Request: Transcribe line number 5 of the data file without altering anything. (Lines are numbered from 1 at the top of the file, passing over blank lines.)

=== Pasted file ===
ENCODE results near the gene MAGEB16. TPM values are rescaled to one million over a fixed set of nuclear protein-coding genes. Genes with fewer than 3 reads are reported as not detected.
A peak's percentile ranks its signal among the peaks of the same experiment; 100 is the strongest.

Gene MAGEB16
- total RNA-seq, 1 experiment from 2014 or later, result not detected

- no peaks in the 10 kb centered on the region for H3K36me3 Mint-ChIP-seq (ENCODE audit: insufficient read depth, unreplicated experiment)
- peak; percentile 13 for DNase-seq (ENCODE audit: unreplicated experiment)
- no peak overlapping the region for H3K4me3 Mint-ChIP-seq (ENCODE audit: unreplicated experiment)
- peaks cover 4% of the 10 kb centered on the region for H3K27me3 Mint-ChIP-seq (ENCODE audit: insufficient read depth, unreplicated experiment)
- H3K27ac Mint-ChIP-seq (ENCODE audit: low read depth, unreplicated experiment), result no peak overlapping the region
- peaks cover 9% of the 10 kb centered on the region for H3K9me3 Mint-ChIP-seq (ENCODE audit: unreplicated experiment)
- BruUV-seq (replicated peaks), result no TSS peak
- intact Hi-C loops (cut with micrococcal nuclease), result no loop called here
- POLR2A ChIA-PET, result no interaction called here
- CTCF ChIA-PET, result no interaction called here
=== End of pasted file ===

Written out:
- no peaks in the 10 kb centered on the region for H3K36me3 Mint-ChIP-seq (ENCODE audit: insufficient read depth, unreplicated experiment)